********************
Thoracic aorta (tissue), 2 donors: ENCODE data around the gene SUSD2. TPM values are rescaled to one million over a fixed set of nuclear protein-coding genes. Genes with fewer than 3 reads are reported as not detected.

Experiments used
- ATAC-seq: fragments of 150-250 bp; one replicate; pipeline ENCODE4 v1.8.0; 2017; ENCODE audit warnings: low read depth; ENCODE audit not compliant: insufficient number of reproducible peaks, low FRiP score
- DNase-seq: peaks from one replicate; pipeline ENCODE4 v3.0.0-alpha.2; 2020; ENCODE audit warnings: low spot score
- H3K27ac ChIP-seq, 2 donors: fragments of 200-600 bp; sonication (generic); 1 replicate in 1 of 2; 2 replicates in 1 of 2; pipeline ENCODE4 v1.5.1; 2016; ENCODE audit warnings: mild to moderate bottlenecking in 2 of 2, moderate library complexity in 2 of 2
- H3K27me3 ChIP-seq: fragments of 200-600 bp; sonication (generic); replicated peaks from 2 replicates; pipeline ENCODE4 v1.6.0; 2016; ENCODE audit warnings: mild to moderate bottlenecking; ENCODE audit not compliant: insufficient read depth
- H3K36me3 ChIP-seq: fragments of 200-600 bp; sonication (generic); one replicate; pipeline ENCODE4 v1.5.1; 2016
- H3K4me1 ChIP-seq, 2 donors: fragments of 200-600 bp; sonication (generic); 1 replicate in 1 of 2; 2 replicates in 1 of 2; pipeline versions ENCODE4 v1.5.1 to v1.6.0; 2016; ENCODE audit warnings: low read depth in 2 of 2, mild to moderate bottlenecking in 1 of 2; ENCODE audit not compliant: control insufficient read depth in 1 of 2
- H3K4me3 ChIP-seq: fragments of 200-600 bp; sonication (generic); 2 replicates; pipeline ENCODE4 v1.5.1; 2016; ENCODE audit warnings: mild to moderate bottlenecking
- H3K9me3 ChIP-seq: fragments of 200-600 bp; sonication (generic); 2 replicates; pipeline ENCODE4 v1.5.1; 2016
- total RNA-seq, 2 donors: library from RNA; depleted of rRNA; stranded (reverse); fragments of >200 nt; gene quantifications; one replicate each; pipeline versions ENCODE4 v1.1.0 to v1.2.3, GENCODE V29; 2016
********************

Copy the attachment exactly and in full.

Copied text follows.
Thoracic aorta (tissue), 2 donors: ENCODE data around the gene SUSD2. TPM values are rescaled to one million over a fixed set of nuclear protein-coding genes. Genes with fewer than 3 reads are reported as not detected.

Experiments used
- ATAC-seq: fragments of 150-250 bp; one replicate; pipeline ENCODE4 v1.8.0; 2017; ENCODE audit warnings: low read depth; ENCODE audit not compliant: insufficient number of reproducible peaks, low FRiP score
- DNase-seq: peaks from one replicate; pipeline ENCODE4 v3.0.0-alpha.2; 2020; ENCODE audit warnings: low spot score
- H3K27ac ChIP-seq, 2 donors: fragments of 200-600 bp; sonication (generic); 1 replicate in 1 of 2; 2 replicates in 1 of 2; pipeline ENCODE4 v1.5.1; 2016; ENCODE audit warnings: mild to moderate bottlenecking in 2 of 2, moderate library complexity in 2 of 2
- H3K27me3 ChIP-seq: fragments of 200-600 bp; sonication (generic); replicated peaks from 2 replicates; pipeline ENCODE4 v1.6.0; 2016; ENCODE audit warnings: mild to moderate bottlenecking; ENCODE audit not compliant: insufficient read depth
- H3K36me3 ChIP-seq: fragments of 200-600 bp; sonication (generic); one replicate; pipeline ENCODE4 v1.5.1; 2016
- H3K4me1 ChIP-seq, 2 donors: fragments of 200-600 bp; sonication (generic); 1 replicate in 1 of 2; 2 replicates in 1 of 2; pipeline versions ENCODE4 v1.5.1 to v1.6.0; 2016; ENCODE audit warnings: low read depth in 2 of 2, mild to moderate bottlenecking in 1 of 2; ENCODE audit not compliant: control insufficient read depth in 1 of 2
- H3K4me3 ChIP-seq: fragments of 200-600 bp; sonication (generic); 2 replicates; pipeline ENCODE4 v1.5.1; 2016; ENCODE audit warnings: mild to moderate bottlenecking
- H3K9me3 ChIP-seq: fragments of 200-600 bp; sonication (generic); 2 replicates; pipeline ENCODE4 v1.5.1; 2016
- total RNA-seq, 2 donors: library from RNA; depleted of rRNA; stranded (reverse); fragments of >200 nt; gene quantifications; one replicate each; pipeline versions ENCODE4 v1.1.0 to v1.2.3, GENCODE V29; 2016